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Southern Pac. Co. v. Joffroy

Supreme Court of Arizona

November 18, 1946

SOUTHERN PAC. CO.
v.
AGENCIA JOFFROY, S. A

Appeal from Superior Court, Santa Cruz County; Gordon Farley, Judge.

Judgment affirmed.

Knapp, Boyle & Thompson and Arthur Henderson, all of Tucson, for appellant.

Ruffo Espinosa, of Nogales, for appellee.

Morgan, Judge. Stanford, C. J., and La Prade, J., concur.

OPINION

Morgan, Judge.

[65 Ariz. 66] In August 1944 a New York resident importer, one Carlisle Rountree, doing business as Export Finders Bureau, purchased a car load of Mung beans from one Carlos Tang of Culiacan, Sinaloa, Mexico. After Rountree had ascertained from the Mexican Consul in New York what the import duty would be, he sent his draft to Tang, the seller, through Banco Nacional de Mexico, S.A., Culiacan. Thereupon, Tang delivered the beans f. o. b. railway car, Culiacan, on a straight railway bill of lading of Southern Pacific Railroad Company of Mexico, a Mexican railroad corporation. The bill of lading showed that the beans were consigned to Export Finders Bureau, 8 Bridge Street, New York, U.S.A., with the notation, "C/o Agencia Joffroy" in Nogales, Sonora. The bill of lading did not specifically designate Carlos Tang as the shipper. It merely stated that the beans had been received from him.

Page 279

The purchaser, Rountree, had instructed the Banco Nacional to send the bill of lading to New York by air mail. Instead of this, however, the bank forwarded the bill of lading to the Agencia Joffroy in Nogales, Sonora. The Agencia Joffroy was a customs broker, doing a customs brokerage business in Nogales, Sonora, Mexico. Plaintiff claimed that Tang, the seller, by letter to Agencia Joffroy, authorized it to handle the crossing of the carload of shipping into the United States. The letter does not support this contention. There is nothing in the record to indicate Tang's authority to make this representation or request of Joffroy. The Agencia passed the shipment of beans through the Mexican and the United States Customs, and paid all expenses for such passage, including the Mexican export charges. The car load of beans moved on Southern Pacific Company (a Kentucky corporation) railroad from Nogales, Arizona, through connecting carriers and a terminal carrier which delivered the shipment to New York.

While the shipment was in transit, however, the customs broker, Agencia Joffroy, and the purchaser, Rountree, entered into a controversy concerning the amount of Mexican export duties which should have been paid on the shipment. The purchaser, Rountree, claiming that the New York Mexican Consul had quoted export duty substantially lower than that paid by the customs broker, informed the customs broker that he would not pay the charges made by the customs broker. The customs broker, Agencia Joffroy, thereupon notified the Southern Pacific Company (appellant) [65 Ariz. 67] to withhold delivery of the shipment until the straight bill of lading was presented by the purchaser. The customs broker sent the straight bill of lading, with draft attached, to a New York bank for collection. The purchaser, Export Finders Bureau, demanded delivery by the railroad in New York of the shipment, and finally, after indemnifying the company, received the shipment of Mung beans.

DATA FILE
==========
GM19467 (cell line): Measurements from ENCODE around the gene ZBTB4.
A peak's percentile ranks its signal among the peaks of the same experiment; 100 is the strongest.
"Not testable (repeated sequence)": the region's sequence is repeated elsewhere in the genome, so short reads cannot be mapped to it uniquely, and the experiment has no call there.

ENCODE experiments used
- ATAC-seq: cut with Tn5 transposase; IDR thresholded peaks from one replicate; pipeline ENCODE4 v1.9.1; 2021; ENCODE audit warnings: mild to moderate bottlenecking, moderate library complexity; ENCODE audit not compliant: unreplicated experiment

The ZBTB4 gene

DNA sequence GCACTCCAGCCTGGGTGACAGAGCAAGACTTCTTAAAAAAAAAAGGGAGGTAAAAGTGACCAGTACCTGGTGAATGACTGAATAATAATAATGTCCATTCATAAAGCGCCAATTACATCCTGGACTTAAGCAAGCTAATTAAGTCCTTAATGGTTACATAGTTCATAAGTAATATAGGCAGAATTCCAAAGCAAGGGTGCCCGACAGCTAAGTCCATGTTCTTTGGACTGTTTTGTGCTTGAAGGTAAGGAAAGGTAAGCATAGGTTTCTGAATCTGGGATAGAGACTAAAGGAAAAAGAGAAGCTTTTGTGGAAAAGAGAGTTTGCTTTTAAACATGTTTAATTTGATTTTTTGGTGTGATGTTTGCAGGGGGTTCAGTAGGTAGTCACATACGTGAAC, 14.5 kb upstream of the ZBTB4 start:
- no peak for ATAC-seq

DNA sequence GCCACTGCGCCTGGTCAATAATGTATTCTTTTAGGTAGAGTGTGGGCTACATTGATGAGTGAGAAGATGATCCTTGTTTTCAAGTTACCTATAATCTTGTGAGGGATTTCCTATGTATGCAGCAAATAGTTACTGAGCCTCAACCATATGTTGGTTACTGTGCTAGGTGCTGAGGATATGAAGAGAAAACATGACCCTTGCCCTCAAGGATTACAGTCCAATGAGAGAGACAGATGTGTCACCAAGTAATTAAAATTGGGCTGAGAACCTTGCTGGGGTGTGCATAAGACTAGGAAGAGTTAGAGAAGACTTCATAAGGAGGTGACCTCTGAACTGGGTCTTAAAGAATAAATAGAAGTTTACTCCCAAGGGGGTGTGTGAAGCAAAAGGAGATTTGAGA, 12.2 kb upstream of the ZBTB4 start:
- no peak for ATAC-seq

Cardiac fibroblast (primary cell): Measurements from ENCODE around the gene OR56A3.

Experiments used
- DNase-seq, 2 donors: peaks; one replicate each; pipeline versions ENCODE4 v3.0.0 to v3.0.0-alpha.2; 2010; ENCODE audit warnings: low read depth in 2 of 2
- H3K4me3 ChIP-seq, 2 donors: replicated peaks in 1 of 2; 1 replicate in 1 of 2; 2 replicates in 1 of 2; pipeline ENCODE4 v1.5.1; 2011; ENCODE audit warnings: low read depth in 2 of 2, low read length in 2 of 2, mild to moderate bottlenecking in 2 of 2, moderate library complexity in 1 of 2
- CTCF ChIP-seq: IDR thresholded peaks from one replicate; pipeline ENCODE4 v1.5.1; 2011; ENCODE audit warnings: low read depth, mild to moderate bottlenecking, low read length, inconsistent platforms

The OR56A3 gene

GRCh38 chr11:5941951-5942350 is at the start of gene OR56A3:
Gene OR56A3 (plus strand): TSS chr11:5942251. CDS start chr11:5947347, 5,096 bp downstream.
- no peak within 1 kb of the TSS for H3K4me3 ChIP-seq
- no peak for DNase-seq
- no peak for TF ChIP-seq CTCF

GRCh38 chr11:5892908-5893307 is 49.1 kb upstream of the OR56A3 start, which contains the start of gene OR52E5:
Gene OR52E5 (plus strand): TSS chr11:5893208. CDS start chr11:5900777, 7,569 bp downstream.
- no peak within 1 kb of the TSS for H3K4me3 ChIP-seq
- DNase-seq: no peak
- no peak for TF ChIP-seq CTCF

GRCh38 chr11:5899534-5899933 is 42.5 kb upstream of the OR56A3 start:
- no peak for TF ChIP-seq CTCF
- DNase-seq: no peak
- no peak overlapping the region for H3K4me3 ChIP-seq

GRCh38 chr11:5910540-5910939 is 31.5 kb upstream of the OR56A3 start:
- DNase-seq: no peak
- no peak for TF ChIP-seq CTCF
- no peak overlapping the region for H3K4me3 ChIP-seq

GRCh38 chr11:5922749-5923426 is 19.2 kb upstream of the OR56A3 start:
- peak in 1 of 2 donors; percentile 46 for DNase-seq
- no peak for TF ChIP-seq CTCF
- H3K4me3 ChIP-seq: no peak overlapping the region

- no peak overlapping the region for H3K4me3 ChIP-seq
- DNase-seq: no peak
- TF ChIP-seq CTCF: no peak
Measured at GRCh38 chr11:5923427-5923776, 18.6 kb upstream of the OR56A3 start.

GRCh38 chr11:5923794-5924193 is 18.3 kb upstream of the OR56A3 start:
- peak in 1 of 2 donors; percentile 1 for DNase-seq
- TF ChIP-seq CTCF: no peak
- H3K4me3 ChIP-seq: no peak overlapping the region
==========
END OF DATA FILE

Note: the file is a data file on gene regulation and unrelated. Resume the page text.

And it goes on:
Thereafter, the customs broker, Agencia Joffroy, filed complaint in the Superior Court of Santa Cruz County, against the Southern Pacific Company, alleging substantially the foregoing facts and praying recovery against the railroad company for its negligence in disregarding the customs broker's instructions to withhold delivery of the shipment of beans from the consignee until the consignee presented the bill of lading, whereby the customs broker lost the $ 1837.26 which it had advanced in covering expenses incurred in the crossing of the car of beans from Mexico into the United States. These moneys advanced did not include any freight charges. The defendant railroad company moved to dismiss the complaint, which motion was denied by the court. Defendant then answered the complaint, and trial was had in which the foregoing facts were substantially shown. The greater part of the evidence was devoted to proof of the correctness of the charges made by the customs broker. At the end of the case the defendant moved for a dismissal of the case, which motion was denied by the court, and a judgment for the full amount sought was rendered in favor of the plaintiff. In due course a motion for new trial was made and overruled, and this appeal was taken.

Substantially defendant's assignments of error and supporting propositions of law present three questions:

1. Do the pleadings and the evidence disclose any contractual relationship between plaintiff and defendant, or any possessory right over the shipment by plaintiff, under and whereby defendant would be obligated to stop the shipment as requested by plaintiff, or which would entitle plaintiff to enforce a stop order against the shipment by notice to defendant?

2. Do the provisions of the Federal Bill of Lading Act, which relieves a carrier from liability for wrongful delivery of shipment unless the carrier has been requested by the person having the right of property or possession in the goods not to make such ...


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